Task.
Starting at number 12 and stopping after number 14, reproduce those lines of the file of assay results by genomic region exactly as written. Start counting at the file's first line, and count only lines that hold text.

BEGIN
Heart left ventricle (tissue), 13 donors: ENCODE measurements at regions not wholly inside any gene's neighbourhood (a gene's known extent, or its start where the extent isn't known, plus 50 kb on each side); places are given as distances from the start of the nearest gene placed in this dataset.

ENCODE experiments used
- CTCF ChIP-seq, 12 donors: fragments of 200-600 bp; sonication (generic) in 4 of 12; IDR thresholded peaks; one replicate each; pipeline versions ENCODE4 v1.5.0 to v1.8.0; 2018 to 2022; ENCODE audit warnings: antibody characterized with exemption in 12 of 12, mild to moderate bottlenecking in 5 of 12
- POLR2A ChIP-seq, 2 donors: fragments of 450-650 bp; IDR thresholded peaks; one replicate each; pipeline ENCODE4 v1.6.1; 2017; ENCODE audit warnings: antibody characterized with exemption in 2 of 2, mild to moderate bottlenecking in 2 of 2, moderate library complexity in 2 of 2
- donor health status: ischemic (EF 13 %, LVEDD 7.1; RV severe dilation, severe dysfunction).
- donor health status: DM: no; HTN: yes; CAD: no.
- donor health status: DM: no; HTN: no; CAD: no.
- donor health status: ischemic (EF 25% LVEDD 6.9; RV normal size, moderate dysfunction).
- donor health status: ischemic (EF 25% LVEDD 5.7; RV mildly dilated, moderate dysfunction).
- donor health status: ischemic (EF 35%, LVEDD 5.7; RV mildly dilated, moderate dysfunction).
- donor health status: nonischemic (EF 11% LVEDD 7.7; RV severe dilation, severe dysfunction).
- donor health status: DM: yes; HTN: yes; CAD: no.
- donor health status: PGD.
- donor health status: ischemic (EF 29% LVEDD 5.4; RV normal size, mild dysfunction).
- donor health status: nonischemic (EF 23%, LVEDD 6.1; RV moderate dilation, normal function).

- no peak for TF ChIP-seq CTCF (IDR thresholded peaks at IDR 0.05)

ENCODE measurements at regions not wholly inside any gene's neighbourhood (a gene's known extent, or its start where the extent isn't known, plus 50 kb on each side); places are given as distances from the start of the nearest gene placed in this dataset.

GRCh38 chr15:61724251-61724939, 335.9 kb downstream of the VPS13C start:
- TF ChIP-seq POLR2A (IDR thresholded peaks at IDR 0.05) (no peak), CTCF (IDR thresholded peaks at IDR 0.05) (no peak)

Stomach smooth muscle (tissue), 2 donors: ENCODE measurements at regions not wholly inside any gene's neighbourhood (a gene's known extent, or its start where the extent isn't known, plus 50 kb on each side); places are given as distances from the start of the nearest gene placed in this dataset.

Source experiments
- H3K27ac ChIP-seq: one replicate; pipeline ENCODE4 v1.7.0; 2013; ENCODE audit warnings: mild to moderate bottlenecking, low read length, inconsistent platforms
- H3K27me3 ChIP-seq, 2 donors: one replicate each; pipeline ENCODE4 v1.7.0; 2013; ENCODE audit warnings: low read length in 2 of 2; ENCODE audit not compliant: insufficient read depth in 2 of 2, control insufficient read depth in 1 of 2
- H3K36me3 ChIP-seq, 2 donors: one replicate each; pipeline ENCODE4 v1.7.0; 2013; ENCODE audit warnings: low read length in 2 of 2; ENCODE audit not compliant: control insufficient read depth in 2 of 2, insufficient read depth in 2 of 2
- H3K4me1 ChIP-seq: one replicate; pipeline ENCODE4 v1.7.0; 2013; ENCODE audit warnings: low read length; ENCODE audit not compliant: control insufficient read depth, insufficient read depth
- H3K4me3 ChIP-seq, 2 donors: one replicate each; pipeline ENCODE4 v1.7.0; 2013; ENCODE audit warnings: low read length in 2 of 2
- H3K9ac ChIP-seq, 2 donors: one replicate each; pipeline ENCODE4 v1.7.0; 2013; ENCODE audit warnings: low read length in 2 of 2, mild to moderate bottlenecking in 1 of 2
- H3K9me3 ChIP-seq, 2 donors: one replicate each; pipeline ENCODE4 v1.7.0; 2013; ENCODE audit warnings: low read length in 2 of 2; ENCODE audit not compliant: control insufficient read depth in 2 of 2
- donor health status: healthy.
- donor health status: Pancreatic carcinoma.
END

- donor health status: DM: yes; HTN: yes; CAD: no.
- donor health status: PGD.
- donor health status: ischemic (EF 29% LVEDD 5.4; RV normal size, mild dysfunction).